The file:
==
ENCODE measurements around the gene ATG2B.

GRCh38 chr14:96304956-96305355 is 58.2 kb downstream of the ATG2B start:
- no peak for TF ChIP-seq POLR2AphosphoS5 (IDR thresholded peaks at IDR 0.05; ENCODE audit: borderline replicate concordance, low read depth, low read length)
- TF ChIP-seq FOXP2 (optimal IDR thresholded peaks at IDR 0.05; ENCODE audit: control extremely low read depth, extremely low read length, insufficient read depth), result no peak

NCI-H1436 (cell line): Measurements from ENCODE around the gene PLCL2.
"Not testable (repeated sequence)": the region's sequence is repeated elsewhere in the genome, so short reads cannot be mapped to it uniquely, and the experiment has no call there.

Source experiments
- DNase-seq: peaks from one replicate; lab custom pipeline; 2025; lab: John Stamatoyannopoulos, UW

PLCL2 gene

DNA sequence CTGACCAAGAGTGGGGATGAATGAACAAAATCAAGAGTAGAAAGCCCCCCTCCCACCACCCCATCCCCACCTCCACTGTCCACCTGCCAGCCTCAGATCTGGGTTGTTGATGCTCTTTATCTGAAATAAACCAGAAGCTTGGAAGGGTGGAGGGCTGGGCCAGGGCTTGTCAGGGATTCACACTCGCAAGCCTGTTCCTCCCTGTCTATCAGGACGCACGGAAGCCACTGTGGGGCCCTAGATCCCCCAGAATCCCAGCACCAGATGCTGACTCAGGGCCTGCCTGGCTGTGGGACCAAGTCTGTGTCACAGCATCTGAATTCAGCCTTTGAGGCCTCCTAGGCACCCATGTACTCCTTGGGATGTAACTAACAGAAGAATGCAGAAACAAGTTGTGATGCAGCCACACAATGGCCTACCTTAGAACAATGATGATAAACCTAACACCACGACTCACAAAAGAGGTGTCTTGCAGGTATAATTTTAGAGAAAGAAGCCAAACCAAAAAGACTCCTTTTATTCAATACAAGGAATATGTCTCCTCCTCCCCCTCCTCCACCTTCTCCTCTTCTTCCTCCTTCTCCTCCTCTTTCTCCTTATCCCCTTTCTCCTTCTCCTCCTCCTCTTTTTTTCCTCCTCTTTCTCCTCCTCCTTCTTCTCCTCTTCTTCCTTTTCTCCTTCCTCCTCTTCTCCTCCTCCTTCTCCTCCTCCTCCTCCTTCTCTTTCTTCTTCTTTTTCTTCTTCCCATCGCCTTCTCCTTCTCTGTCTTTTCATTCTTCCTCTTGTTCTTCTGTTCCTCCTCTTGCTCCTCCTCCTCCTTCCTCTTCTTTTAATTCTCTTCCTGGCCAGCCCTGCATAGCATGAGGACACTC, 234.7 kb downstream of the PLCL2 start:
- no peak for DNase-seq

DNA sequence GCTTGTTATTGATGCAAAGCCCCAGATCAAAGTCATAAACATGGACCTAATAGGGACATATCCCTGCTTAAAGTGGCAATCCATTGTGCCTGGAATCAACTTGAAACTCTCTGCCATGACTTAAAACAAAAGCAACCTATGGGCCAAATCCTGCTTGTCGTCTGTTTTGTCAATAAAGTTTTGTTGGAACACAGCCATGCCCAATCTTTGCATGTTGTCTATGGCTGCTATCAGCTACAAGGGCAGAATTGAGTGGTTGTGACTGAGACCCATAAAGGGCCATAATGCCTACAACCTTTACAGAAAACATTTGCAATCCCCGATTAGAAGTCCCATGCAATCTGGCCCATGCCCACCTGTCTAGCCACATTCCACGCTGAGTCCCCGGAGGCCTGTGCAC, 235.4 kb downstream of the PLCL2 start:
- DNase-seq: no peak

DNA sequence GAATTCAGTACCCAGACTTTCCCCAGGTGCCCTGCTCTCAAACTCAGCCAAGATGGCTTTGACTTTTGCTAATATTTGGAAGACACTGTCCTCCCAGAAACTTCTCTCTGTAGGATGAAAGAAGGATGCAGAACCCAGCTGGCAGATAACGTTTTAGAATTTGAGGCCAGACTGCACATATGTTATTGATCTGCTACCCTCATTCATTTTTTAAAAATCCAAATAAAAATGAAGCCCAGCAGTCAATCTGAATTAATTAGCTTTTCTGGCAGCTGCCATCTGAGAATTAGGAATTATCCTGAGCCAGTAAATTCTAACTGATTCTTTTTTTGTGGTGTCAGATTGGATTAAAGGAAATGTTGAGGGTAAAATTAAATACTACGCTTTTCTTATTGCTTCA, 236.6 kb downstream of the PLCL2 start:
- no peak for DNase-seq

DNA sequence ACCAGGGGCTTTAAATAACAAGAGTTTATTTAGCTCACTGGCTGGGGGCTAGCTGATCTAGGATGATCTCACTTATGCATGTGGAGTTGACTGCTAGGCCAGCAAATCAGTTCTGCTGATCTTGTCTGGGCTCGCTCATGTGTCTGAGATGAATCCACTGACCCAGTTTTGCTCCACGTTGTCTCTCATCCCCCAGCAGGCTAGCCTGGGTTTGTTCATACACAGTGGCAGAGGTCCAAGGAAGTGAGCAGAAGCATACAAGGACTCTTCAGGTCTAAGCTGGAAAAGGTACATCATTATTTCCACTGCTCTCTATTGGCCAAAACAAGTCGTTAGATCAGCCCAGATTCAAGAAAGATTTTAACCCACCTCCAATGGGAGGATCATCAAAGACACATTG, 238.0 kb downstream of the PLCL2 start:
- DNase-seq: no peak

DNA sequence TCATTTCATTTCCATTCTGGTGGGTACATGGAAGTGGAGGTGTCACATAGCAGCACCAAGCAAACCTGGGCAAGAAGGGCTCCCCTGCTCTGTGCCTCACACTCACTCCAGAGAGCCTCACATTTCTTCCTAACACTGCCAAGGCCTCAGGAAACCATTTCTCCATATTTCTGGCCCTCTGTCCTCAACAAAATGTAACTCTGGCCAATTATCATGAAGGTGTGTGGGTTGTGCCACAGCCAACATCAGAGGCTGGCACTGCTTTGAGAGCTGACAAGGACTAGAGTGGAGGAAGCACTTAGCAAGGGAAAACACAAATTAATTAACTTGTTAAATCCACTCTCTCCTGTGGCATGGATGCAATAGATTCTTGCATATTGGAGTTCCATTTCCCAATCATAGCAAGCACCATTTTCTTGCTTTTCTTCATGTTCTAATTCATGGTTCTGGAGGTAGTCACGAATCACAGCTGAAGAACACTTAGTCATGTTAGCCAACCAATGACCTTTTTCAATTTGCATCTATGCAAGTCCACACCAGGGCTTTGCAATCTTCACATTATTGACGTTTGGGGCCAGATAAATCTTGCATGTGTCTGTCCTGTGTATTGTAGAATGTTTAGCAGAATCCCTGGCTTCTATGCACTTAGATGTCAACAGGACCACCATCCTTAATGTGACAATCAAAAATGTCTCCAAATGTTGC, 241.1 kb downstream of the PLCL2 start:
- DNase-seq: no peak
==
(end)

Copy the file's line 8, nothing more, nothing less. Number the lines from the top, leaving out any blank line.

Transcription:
- DNase-seq: peaks from one replicate; lab custom pipeline; 2025; lab: John Stamatoyannopoulos, UW